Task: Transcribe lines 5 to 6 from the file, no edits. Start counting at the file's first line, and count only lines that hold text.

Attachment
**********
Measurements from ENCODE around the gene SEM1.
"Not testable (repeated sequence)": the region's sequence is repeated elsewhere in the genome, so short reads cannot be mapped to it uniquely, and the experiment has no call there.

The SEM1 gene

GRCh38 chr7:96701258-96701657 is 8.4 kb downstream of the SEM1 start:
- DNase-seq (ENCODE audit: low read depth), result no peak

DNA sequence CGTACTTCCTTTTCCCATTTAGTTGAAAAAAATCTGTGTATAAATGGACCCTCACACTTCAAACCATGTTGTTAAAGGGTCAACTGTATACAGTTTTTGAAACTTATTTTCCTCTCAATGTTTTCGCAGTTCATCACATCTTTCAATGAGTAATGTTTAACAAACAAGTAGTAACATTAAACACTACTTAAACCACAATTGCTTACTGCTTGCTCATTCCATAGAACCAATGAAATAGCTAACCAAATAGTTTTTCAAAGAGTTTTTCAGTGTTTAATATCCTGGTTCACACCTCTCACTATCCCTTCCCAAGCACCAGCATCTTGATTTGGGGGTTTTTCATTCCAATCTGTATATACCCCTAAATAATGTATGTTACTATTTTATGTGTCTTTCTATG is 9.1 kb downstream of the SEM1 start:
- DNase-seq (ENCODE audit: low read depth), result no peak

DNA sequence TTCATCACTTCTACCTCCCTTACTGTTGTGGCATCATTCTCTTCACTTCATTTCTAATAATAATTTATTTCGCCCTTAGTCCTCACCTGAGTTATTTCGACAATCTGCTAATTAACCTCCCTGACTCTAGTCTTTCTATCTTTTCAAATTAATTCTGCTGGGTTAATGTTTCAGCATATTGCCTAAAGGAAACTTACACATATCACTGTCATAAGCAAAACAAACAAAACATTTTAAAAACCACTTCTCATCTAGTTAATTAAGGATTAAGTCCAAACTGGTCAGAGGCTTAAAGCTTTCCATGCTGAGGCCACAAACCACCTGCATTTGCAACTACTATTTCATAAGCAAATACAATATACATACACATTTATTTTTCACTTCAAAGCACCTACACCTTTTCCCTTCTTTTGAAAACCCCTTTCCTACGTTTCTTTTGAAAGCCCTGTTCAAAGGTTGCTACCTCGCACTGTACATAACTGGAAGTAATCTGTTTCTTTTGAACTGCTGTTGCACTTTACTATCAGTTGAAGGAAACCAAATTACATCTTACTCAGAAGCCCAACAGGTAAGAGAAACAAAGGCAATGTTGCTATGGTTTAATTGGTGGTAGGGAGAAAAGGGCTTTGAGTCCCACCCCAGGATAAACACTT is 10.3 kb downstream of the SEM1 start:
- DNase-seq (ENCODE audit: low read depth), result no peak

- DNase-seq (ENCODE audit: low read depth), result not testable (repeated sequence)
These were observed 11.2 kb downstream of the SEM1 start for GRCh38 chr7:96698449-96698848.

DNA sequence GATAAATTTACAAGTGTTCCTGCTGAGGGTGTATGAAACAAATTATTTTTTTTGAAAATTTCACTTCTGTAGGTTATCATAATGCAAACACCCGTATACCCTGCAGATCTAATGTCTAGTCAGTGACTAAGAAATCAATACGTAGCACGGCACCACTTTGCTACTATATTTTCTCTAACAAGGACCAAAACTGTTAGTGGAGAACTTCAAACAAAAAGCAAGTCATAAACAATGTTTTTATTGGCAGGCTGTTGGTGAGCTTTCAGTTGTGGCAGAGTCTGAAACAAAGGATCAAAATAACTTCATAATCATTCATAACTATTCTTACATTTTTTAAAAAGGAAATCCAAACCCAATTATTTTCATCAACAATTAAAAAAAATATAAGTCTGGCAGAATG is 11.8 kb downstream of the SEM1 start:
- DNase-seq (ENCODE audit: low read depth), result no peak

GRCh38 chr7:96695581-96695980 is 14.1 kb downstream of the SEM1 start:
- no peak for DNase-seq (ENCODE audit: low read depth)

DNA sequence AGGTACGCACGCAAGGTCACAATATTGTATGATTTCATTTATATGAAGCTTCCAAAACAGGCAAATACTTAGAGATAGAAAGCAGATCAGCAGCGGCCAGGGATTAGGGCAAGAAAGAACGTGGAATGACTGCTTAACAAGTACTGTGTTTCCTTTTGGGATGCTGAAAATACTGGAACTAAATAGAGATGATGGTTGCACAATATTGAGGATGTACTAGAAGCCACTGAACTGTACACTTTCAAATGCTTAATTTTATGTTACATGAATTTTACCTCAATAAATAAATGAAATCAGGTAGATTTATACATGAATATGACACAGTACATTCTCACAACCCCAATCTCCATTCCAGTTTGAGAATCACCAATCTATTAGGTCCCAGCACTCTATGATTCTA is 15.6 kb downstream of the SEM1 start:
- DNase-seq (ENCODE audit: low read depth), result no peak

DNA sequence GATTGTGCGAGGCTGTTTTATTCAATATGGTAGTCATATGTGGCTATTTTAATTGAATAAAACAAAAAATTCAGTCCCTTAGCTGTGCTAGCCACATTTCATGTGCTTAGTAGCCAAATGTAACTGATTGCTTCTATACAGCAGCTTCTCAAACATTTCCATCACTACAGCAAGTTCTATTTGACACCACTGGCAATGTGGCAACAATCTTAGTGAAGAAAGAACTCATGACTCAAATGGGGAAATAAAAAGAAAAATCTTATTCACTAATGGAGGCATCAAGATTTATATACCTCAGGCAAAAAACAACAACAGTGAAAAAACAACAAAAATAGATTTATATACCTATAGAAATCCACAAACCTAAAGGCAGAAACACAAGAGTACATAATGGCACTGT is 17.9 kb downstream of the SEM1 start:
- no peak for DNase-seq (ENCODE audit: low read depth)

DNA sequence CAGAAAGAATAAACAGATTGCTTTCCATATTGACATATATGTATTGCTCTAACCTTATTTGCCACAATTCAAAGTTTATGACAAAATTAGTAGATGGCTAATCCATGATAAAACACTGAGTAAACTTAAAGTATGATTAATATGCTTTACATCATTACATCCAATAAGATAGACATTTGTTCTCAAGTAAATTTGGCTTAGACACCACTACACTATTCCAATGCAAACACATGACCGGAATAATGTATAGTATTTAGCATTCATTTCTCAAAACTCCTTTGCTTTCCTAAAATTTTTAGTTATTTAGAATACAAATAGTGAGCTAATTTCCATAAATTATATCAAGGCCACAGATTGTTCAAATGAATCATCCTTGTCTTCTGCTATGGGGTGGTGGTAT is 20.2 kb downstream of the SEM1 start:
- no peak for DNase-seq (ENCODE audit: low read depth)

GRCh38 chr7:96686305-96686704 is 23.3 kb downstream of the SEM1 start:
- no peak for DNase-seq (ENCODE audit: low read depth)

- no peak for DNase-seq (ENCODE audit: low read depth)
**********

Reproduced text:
- DNase-seq (ENCODE audit: low read depth), result no peak

DNA sequence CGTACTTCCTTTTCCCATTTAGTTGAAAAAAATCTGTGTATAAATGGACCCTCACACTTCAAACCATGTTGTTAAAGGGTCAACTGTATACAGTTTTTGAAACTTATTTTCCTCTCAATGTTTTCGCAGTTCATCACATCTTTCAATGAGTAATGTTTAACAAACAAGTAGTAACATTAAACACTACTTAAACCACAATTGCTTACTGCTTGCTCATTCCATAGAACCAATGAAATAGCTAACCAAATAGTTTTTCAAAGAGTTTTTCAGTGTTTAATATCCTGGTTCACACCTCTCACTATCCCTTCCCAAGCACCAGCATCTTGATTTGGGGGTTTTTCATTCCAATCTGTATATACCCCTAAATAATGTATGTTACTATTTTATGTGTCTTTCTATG is 9.1 kb downstream of the SEM1 start: